Don Bauder 4:30 p.m., Dec. 9
“That’s it,” my husband, Ben said as he squeezed the last box into the truck before closing the camper shell. “That’s all we can fit.” We were finally leaving Texas and moving back to California to a town whose name we couldn’t even pronounce – Guatay.
I found the ad for our new abode in the San Diego section of a popular online source for classified information. It showed a picture of a 1979 Airstream trailer, with its awning unfurled, parked in a setting that was surrounded by hills. “Trailor on privat poperty in Guatay,” it said. “$365 per monts include water.” I was met with skepticism as I showed Ben the printed page and declared that I had found the Shangri-La to where we would relocate.
It was January and freezing as we made the 1,300-mile trek from Austin, Texas to San Diego. Our Nissan pickup truck labored to climb the last 4,000 feet through the pass to the steep, narrow driveway of our final destination. Feeling as if we had just landed on another planet, we pulled into the narrow space by the Airstream and exhaled a loud sigh of relief.
We were barely out of the truck when we spotted a tiny woman madly waving and running towards us. She wore a brightly colored print skirt and combat boots with argyle knee socks that were visible above the footwear. She donned a Russian Cossack jacket over a man’s sweater, and a large hat that sat on top of a ski cap and tied into a big bow under her chin. Her beady eyes darted back and forth as wisps of curly grey hair poked out of her cap and danced in the wind. Her name was Giselle and she was a former ballerina from Russia. At 80 years of age, she was still agile and graceful. We would find out later, she was also extremely nosey, pushy and outspoken.
“You don’t have to stay here,” she said, in a thick Russian accent. “Zees place may not be suitable for you.” Ben and I shot a confused look at each other as we opened the camper shell to unpack.
“This will be fine,” I answered while surveying my new home and its strange owner. “We were looking for an adventure,” I said, forcing a smile.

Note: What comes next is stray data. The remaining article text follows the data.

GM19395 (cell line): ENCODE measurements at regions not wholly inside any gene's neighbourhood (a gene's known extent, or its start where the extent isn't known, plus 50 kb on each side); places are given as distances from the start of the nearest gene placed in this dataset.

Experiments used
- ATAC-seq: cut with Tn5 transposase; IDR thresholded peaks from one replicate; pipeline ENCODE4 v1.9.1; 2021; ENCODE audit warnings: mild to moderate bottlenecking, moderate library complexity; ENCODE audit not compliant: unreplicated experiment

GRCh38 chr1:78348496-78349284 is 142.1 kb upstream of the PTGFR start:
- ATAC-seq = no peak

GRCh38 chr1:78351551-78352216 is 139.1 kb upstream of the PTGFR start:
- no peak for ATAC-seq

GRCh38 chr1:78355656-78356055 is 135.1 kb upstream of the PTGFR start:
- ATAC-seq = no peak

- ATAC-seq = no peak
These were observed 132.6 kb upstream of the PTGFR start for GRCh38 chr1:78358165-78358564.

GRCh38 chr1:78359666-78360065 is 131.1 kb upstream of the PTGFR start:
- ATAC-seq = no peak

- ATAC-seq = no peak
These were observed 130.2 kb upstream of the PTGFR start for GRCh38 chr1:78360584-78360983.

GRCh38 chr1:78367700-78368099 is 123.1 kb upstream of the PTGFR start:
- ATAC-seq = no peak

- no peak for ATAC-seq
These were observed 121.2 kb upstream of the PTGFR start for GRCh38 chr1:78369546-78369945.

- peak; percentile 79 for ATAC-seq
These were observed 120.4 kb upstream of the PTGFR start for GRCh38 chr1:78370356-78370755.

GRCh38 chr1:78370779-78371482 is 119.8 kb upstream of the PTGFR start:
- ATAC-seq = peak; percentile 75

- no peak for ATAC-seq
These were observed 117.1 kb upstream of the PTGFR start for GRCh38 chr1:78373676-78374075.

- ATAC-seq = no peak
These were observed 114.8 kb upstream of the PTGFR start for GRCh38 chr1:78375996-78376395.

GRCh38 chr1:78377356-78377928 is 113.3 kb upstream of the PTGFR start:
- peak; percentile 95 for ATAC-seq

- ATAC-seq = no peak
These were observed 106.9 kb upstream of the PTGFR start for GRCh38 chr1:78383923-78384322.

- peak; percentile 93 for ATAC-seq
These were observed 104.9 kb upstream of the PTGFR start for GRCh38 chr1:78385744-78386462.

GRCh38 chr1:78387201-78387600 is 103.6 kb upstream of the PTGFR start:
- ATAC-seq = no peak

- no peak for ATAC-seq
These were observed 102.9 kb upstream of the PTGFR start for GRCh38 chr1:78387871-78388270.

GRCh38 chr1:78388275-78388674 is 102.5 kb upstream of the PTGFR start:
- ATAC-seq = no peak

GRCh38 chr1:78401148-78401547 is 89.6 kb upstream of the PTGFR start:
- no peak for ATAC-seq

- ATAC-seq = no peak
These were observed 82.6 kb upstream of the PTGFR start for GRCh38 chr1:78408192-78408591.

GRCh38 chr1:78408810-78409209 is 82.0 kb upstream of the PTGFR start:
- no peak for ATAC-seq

Before my journey, I had envisioned Guatay, a town 43 miles east of San Diego that stands at an elevation of 4,000 ft., as a lush, romantic hideaway. Upon my arrival in mid-winter; however, what I found was a cold, desolate and frozen wasteland where I could hear the wildlife rustling in the bushes and the wind whipping through the sparse trees.
We unpacked quickly and collapsed into a heap inside the trailer. Aching and tired, we were anxious to get some rest. Unfortunately, rest was the last thing we would get that night.
The heater had stopped working. To assess the problem, Ben crawled under the console in front of the trailer and removed the fuse box (which wasn’t supposed to be removable). Outside, the fierce wind blew so hard it shook the trailer and seeped through the fuse box hole, blasting us with a teeth-chattering draft. We were miserable.
The next morning we told Giselle about the heater. “I have zee electwic heetah,” she responded. “I go get it.” Minutes later she came scurrying down the little slope, which separated her home from the trailer pad, with a small, radiator-like electric heater. We plugged it into the outlet that evening and basked in the warmth. Just as we were toasty enough to finally peel off our parkas, the electricity abruptly stop flowing.
“When you use zee heetah, you can not use zee lights.” Lights? We were only using a small night light so we could find our way to the bathroom in the darkness.
The following week we experienced an overflowing toilet, pilot lights refusing to ignite, a regurgitating bathtub, more propane problems, a leaking hot water heater and freezing water lines. Although annoying, these inconveniences paled in comparison to the inexplicable visions I was having of a tribal chief who was paying nocturnal visits to me on a regular basis.
I was sure the Airstream was parked on sacred ground – or haunted. Every night, somewhere between midnight and dawn, I would wake up from a sound sleep to see “the chief” as I called him, standing by my bed. He never said anything; just stared out the small window above me into the clear, starry sky. I didn’t know if it was a dream, an apparition, or the pressure of being one notch above homeless causing me to go insane.
The first time he appeared, I screamed and he vanished. The next time, I wanted to get a better look at him, so I held my breath and merely trembled in my sleeping bag. He was tall and muscular, with graying hair pulled back into a braid. He wore fringed buckskin and had a full headdress adorned with elaborate feathers and beads. He was very handsome – fairer than the stereotypical Native American. His blue crescent-shaped eyes matched the soft, early morning sky. His sanguine skin stretched over high cheekbones and curved into his full lips that formed a slightly lopsided grin above his well-defined chin.